Saturday, June 5, 2010

Impressionism From a Female Perspective

'In the Garden at Maurecourt' - 1884

'Thatched Cottage in Normandy' - 1865

'Hide and Seek' - 1873

'Girl In a Boat with Geese' - 1889

'In a Park' - 1874

'Fall Colours in Bois de Bologne' or 'Conversation' - 1888 - Water Colour
(There seems to be some confusion as to the title of this painting so I have included both)

'A Corner of the Rose Garden' - 1885

'Young Woman in an Evening Dress' - 1879

'The Cheval Glass' - 1876

'Summers Day' - 1879

'The Cradle' - 1872

Berthe Morisot - French Impressionist Painter - 1841 - 1895

When I started the research for this post I was both delighted and amazed at the versatility and talent of this French female Impressionist artist. Her work is superb, she covers subjects from landscape, seascape, portraiture, gardens, family and everyday life with her beautiful palette of colours, textures and attention to detail . . . from the sheerness of the netting on a babies cradle to a small white flower amongst the green grass in a park.
I have included just a small selection of her paintings, I wanted to add more but there is not enough space here, so please do a Google image search of the paintings of Berthe Morisot for yourself and view so much more of her wonderful art.
There is a link to more information about this artist which will tell you more about her life and her art, much more than I can fit into this small space.
Please click onto all of the images to enlarge them for a more detailed view.

15 comments:

/t. said...

she really
comes alive with
subjects such as 'young
woman' (portrait) & 'the cradle'

an important contribution to the cause

× × ×

/t.

dianne said...

Yes dear /t. both the portrait of 'young woman' and 'the cradle' are very beautiful.
I don't have these paintings in chronological order but her syle of painting seems to have changed throughout her lifetime, interesting really as it shows how versatile she was.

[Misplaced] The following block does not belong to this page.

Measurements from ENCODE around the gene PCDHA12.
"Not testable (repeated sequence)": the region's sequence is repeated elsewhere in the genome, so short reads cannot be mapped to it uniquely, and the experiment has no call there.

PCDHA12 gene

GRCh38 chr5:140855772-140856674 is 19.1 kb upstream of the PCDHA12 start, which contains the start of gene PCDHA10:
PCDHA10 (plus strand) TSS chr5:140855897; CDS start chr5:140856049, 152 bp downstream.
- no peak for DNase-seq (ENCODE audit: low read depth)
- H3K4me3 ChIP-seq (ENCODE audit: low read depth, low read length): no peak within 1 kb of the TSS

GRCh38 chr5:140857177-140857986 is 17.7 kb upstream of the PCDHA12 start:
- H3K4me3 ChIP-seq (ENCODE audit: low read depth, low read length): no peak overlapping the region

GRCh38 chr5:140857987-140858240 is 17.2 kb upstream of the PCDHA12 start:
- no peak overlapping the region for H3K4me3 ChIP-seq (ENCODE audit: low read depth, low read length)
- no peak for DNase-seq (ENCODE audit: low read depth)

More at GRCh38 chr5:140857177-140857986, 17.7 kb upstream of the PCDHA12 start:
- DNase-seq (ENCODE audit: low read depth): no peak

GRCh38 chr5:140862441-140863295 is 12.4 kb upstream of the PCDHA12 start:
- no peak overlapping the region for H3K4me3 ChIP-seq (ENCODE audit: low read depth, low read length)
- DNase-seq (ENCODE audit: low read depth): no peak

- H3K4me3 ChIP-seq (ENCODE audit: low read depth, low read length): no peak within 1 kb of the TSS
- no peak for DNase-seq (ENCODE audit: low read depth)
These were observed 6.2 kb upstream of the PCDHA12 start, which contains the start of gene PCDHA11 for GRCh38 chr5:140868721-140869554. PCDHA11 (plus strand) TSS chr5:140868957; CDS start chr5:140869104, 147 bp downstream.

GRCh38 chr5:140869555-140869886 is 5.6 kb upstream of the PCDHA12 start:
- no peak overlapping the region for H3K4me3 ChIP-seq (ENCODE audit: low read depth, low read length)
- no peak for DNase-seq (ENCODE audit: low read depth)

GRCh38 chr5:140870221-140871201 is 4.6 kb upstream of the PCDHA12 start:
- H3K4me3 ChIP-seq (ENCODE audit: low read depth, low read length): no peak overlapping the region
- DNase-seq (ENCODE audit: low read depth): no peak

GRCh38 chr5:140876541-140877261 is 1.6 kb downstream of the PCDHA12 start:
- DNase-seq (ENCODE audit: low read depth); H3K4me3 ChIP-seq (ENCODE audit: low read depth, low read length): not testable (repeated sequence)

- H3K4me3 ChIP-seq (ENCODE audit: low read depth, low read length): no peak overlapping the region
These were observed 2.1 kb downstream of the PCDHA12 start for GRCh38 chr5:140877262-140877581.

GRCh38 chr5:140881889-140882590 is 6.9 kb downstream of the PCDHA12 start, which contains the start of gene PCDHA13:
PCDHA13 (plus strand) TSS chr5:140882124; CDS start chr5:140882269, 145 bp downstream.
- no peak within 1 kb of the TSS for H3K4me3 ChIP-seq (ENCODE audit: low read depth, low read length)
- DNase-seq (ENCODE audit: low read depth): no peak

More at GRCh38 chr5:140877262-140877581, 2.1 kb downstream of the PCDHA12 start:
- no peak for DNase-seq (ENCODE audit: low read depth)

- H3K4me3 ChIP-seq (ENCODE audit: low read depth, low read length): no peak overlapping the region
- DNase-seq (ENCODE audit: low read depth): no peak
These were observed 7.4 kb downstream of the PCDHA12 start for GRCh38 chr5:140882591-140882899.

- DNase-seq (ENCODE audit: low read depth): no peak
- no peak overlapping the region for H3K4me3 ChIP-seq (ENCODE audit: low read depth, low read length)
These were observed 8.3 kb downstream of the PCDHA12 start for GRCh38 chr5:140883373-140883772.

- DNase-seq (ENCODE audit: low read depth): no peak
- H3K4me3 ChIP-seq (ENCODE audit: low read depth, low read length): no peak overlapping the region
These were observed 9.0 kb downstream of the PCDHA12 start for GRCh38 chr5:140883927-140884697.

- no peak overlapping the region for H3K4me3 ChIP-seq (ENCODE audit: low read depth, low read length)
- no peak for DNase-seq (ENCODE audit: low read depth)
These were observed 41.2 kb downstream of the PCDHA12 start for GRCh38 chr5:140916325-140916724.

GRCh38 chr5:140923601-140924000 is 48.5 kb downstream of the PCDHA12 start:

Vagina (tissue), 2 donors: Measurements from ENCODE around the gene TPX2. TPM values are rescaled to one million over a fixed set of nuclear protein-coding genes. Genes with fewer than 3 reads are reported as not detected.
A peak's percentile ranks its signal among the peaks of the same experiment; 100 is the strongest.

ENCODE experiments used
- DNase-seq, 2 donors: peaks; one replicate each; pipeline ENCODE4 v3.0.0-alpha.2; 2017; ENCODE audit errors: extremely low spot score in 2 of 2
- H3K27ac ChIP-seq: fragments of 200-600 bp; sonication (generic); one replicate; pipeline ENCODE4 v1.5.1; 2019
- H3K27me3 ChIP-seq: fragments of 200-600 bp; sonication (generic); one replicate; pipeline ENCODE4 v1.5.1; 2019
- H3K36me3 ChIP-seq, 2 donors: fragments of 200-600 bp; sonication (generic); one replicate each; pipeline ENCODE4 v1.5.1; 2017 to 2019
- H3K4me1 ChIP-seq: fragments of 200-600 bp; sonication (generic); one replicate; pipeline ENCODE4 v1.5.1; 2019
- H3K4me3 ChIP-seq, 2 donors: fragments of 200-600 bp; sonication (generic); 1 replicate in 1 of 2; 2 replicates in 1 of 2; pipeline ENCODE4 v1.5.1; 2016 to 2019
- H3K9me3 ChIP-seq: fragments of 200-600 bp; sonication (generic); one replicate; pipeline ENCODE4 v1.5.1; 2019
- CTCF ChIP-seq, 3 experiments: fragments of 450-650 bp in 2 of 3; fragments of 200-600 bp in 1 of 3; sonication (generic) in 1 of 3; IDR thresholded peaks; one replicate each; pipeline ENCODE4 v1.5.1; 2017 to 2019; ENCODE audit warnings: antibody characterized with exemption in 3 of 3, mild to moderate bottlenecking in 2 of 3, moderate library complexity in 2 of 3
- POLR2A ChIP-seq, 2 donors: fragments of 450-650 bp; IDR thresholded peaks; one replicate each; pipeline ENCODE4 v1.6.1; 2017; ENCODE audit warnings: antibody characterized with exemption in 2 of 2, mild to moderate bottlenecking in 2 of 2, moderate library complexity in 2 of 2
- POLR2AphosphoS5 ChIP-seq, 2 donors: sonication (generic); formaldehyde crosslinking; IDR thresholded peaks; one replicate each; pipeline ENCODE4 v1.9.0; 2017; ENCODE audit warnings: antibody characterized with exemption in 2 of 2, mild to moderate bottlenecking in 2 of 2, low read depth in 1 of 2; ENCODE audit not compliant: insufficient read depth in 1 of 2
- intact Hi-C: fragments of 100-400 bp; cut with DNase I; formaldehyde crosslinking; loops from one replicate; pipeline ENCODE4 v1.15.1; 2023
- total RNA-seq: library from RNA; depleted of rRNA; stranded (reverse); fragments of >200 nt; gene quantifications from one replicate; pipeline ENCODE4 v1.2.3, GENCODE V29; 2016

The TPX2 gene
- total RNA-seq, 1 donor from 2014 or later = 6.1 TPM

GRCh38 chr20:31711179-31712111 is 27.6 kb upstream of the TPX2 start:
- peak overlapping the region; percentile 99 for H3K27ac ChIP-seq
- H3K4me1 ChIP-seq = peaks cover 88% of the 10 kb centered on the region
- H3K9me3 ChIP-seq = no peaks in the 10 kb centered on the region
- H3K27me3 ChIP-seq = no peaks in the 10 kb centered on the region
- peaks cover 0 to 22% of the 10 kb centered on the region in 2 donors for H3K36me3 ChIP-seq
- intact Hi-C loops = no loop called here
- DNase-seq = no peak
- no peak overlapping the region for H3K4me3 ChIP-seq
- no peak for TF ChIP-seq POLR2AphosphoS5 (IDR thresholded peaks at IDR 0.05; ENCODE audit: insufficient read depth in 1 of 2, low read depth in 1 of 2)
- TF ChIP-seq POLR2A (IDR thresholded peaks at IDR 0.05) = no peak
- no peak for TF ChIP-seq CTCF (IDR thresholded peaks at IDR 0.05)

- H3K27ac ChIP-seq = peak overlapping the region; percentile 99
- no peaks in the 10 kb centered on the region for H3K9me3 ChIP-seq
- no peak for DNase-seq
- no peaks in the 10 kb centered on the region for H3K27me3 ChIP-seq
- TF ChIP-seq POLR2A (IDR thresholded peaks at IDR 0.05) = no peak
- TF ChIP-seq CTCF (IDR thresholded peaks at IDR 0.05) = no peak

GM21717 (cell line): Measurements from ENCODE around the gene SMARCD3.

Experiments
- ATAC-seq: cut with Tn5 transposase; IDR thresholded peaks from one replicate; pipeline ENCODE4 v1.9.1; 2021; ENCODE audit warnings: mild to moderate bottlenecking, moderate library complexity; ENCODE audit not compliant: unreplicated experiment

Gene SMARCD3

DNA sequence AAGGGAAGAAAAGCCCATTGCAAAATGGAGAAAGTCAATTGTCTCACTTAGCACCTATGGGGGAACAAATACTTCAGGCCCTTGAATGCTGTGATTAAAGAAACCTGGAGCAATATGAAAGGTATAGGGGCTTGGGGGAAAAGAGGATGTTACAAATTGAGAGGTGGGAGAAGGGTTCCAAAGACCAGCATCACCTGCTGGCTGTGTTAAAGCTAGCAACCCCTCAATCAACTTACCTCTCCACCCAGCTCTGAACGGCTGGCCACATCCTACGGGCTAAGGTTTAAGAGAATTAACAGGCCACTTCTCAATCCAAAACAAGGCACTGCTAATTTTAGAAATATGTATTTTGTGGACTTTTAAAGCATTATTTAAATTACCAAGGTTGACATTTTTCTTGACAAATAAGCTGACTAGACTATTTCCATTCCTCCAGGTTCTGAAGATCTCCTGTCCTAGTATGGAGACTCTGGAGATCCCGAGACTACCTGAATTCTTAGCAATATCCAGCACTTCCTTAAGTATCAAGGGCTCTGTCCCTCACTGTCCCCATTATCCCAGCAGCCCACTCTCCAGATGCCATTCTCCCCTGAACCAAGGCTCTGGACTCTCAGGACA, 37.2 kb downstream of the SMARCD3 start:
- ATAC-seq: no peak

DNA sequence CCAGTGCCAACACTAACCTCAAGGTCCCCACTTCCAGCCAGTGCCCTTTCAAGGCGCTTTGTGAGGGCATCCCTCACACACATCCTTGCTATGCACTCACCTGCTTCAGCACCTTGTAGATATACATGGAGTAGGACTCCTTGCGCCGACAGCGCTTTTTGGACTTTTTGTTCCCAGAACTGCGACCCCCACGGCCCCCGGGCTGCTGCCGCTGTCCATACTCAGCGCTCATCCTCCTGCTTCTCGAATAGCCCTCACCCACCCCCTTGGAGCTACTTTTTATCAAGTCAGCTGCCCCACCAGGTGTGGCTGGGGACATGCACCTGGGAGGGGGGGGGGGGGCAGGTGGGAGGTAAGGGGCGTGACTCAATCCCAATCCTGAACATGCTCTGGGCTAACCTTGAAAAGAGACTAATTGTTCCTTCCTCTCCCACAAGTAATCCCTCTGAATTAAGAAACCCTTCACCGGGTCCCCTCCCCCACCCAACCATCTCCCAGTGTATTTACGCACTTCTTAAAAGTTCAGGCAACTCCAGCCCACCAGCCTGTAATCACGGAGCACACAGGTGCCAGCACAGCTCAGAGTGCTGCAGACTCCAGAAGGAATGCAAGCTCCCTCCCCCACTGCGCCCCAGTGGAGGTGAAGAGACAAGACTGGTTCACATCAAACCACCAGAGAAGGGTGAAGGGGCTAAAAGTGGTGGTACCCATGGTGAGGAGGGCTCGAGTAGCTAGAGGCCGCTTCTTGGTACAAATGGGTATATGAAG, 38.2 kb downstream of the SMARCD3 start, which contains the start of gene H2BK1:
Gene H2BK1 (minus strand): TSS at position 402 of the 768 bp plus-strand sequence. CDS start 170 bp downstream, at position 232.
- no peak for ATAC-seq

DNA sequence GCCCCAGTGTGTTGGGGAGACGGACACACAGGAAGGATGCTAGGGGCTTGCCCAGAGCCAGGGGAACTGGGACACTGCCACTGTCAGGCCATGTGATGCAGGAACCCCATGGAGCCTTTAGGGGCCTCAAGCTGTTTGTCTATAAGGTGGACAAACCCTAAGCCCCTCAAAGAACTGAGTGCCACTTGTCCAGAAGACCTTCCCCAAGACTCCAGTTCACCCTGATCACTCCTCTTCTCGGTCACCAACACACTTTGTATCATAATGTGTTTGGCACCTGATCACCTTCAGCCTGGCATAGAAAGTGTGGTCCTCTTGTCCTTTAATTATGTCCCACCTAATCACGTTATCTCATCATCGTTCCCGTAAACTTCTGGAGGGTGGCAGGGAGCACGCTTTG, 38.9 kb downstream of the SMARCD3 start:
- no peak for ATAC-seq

A great contribution to the feminist and Impressionist movements since it was so difficult for females to be accepted into the echelons of serious art. xoxoxo ♡

foam said...

i love
a corner of the rose garden ..
i love the abstraction of it.

dianne said...

Thanks dear Foamy

I love it too, you are an artist you would appreciate the abstraction, I love it for the beauty of the roses and the garden as well.
I posted 'The Cradle' just for you, I think the baby sleeping is so beautiful and haven't we all as Mothers gently rocked the cradle or cuddled our little babes to sleep and looked at them with wonder at how precious they are!

xoxoxo ♡

foam said...

of course, i do love the cradle very much. thanks for posting that. :)
i love the others as well. but i was not familiar with the rose garden.

dianne said...

Foamy dear friend I posted 'The cradle' for you as you had mentioned liking it in the comments of the previous post and of course it is a lovely painting.
Yes Berthe Morisot is a very talented artist, her subject matter and technique varies as you can see from the sample of her paintings here.
I loved the 'rose garden' as soon as I saw it as it is quite different and just had to include it here. :) xoxo ♡

dianne said...

Thanks dear chickory
I thought you would love this painting 'thatched cottage in normandy'. Yes it is beautiful and yes it does have a similarity to Camille Corot as he instructed Berthe and her sister in painting; under Corot Berthe took up the 'plein air' method of working.
It is visible here, I love the grasses in the foreground, the view through the lightly coloured trunks of the trees, inviting you to look further into the painting to see the green of the meadow, the cottage and the forest beyond ... so much beauty to see here.
I am having so much fun looking for all of these paintings and I have some lovely works of art coming up. :-) xoxoxo ♡

Craftsman of light said...

The Strokes in 'The corner of the rose garden' reminds me of Cezanne....Thankyou for sharing these wonderful paintings!

dianne said...

Thank you dear COL ,

Yes, the broad strokes like those of Paul Cézanne's landscapes ... yet another great artist. xoxo ♡

puerileuwaite said...

Impressions of "Impressionism From a Female Perspective", from a Pug Perspective:

'In the Garden at Maurecourt' - 1884 -> I would rename this one: 'Oblivious to the Chairs'

'Thatched Cottage in Normandy' - 1865 -> I would rename this one: "We Take the Cottage at Dusk'

'Hide and Seek' - 1873
-> I would rename this one: 'Yet Another Reason France Always Finishes Last at Hide and Seek'

'Girl In a Boat with Geese' - 1889 -> I would rename this one: 'Geese Shunning the Water Until That Obnoxious Girl Leaves'

'In a Park' - 1874 -> I would rename this one: 'Huge Baby Fascinates Tiny Doberman'

'Fall Colours in Bois de Bologne' or 'Conversation' - 1888 - Water Colour -> I would rename this one: 'The Day Someone Slipped LSD Into My Sports Drink'

'A Corner of the Rose Garden' - 1885 -> I would rename this one: 'The Morn Those Hooligans Substituted Crumpled Tissue for My Prized White Roses'